The Norwegian health directorate had no problem assembling a new team of health care professionals willing to travel to West Africa to treat patients suffering from the deadly ebola virus. The first team of around 20 doctors and nurses will travel on Sunday to Sierra Leone to set up a new medical camp to battle the epidemic.
Equipment was being mobilized this week for the camp that will be set up in Moyamba, about 120 kilometers eat of Sierra Leone’s capital, Freetown. Prime Minister Erna Solberg met with members of the group earlier this week to thank them for their contribution and wish them well, as they set off on the international medical mission under the auspices of British health authorities.
“I signed up because I’m a nurse and there are people there who are seriously ill and need help,” Solfrid Gjøvik Frestøy, age 51 from Oslo, told newspaper VG. She has more than 25 years experience in treating patients with serious infections and normally works as a nurse in the intensive care section of Norway’s national hospital, Rikshospitalet, in Oslo.
‘Have an obligation to help’
“This is all about taking responsibility,” said Solveig Hauge, a 42-year-old nurse from Bergen. told VG. She returned just last spring from seven months of working in Congo with the humanitarian organization Mercy Ships. Now she feels a duty to help ebola victims in one of the poorest areas of the world. “We live in one of the world’s wealthiest nations,” Hauge said. “We have an obligation help.”
Dr Sindre Mellesmo, age 59, will lead the team of Norwegians assembled from around the country. He most recently has been clinic chief in the emergency room at St Olav’s Hospital in Trondheim, but has also worked on medical missions in Lebanon, Iraq, the Balkans and after the tsunami in Thailand.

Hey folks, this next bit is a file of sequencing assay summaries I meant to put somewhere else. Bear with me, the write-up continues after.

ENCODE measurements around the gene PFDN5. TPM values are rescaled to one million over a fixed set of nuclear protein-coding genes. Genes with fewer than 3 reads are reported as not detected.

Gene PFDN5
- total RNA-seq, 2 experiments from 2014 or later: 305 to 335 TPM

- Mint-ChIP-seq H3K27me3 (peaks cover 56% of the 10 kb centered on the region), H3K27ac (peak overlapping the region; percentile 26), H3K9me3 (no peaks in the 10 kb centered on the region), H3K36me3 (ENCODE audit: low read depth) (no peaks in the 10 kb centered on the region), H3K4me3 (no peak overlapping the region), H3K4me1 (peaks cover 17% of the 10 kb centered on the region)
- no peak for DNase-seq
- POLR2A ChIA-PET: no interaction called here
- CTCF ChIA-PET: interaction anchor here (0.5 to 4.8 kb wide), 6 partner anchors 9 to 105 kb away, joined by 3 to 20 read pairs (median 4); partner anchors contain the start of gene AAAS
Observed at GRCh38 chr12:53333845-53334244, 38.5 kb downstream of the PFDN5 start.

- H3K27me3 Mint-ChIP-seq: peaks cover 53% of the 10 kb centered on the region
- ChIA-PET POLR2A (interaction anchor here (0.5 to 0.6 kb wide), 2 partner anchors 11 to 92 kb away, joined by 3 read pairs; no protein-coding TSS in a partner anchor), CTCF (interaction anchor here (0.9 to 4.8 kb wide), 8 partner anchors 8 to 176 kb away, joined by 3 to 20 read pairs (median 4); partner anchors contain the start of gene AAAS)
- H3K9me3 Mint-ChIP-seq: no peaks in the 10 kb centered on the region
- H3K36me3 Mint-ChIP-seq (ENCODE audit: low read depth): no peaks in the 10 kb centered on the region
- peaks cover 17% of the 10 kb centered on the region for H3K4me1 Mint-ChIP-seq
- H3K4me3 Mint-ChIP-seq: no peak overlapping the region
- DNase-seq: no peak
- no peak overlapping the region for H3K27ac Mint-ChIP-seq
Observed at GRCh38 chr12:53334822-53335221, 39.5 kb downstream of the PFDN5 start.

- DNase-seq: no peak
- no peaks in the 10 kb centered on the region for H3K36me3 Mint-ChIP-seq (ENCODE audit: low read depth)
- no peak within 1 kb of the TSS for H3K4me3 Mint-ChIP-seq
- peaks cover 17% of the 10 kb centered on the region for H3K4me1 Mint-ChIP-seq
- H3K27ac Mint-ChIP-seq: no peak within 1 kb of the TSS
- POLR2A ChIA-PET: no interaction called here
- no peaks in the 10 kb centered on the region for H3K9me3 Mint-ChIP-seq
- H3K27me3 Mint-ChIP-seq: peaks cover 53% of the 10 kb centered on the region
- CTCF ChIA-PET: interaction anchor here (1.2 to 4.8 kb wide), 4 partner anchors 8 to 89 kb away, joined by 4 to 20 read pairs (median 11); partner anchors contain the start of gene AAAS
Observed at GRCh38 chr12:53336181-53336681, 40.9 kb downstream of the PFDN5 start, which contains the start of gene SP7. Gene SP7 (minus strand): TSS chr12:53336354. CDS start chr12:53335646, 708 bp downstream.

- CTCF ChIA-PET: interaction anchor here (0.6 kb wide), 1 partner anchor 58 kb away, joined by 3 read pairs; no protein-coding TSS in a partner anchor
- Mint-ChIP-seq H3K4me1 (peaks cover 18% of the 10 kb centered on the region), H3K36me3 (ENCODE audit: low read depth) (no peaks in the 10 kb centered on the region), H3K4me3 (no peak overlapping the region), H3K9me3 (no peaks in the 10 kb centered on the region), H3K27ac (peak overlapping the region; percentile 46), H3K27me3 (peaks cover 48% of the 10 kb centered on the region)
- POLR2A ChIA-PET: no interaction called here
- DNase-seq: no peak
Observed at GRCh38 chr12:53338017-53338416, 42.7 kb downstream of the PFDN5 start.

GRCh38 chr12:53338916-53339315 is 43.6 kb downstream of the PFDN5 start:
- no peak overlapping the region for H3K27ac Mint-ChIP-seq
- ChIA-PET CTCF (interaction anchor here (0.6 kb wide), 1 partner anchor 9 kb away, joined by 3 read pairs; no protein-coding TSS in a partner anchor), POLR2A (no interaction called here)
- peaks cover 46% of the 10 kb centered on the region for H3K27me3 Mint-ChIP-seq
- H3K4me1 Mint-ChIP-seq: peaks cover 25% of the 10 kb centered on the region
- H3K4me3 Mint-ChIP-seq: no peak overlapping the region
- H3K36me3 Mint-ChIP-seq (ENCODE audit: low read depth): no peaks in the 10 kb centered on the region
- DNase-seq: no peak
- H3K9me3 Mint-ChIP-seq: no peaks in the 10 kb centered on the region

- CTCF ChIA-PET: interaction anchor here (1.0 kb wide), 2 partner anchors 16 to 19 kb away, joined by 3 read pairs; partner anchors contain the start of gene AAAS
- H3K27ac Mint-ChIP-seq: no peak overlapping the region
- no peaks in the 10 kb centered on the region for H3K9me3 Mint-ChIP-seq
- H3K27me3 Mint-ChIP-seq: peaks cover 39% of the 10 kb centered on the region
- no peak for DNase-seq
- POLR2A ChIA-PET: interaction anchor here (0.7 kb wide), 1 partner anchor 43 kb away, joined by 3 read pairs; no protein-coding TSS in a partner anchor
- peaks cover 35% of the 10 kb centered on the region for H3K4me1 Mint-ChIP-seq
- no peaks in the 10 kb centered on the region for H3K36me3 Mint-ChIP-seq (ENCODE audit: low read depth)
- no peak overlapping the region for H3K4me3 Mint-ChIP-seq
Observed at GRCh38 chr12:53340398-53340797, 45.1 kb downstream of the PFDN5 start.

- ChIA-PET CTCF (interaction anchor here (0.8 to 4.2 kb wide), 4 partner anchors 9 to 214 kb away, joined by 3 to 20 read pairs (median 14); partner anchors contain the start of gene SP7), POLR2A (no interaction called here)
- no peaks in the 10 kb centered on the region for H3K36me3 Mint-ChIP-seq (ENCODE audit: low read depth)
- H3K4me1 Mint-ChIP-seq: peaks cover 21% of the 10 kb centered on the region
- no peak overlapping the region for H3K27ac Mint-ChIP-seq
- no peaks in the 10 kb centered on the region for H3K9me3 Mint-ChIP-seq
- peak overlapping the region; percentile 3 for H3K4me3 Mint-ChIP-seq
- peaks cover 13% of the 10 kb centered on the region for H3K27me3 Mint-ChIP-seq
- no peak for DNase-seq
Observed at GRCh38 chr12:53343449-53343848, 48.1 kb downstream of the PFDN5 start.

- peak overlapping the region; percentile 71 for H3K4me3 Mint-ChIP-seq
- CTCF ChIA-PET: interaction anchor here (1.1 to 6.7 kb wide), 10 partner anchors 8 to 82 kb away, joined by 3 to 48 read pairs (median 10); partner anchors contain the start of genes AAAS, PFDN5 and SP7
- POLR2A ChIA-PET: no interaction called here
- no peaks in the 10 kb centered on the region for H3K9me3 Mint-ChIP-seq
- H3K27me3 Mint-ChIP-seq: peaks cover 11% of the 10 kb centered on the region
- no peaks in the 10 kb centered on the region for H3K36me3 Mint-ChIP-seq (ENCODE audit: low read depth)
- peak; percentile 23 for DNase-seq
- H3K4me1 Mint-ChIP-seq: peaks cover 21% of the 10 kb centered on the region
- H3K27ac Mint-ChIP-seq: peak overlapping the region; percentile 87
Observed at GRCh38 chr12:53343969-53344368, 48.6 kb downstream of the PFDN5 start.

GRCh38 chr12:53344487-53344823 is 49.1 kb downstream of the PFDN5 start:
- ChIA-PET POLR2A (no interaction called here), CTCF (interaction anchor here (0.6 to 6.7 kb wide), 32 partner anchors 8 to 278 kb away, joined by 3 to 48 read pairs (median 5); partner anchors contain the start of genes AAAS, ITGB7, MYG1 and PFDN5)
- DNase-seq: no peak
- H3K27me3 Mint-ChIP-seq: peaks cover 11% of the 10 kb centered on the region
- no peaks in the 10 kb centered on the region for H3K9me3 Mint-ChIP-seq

“It wasn’t difficult to say ‘yes’ to this,” Mellesmo told VG. “For one thing, there’s a situation in West Africa that demands a huge contribution and we must also learn how to deal with something like this, also to prepare Norway for any epidemics in the future.”
Working with British authorities
Norwegian officials stressed that the team will be “well taken care of,” with Solberg and Health Minister Bent Høie admitting they were anxious over how many Norwegians would respond to the call for ebola assistance after a Norwegian doctor was infected with the virus herself while working in Sierra Leone earlier this autumn. She was quickly flown back to Norway and recovered.
“We thought it was a bit ambitious to try to put together four teams of around 15 persons each,” Høie told VG. “But we got a fantastic response and that makes me proud.” Solberg was also impressed by the numbers of Norwegian health care professionals who volunteered for service if needed. “That shows it’s not only the state that’s contributing funds, but there’s a large personal commitment to this ebola fight, too,” Solberg said.
The Norwegians will undergo more training under the direction of the British military at York in England before traveling on to West Africa. Norway has committed to send 200 health care personnel to Sierra Leone as part of an international agreement on ebola aid led by the British health authorities.